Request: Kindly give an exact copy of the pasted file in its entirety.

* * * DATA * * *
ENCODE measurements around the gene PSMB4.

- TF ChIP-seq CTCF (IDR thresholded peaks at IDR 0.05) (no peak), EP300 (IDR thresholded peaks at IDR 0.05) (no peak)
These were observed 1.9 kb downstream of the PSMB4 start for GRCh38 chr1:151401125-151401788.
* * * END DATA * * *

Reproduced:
ENCODE measurements around the gene PSMB4.

- TF ChIP-seq CTCF (IDR thresholded peaks at IDR 0.05) (no peak), EP300 (IDR thresholded peaks at IDR 0.05) (no peak)
These were observed 1.9 kb downstream of the PSMB4 start for GRCh38 chr1:151401125-151401788.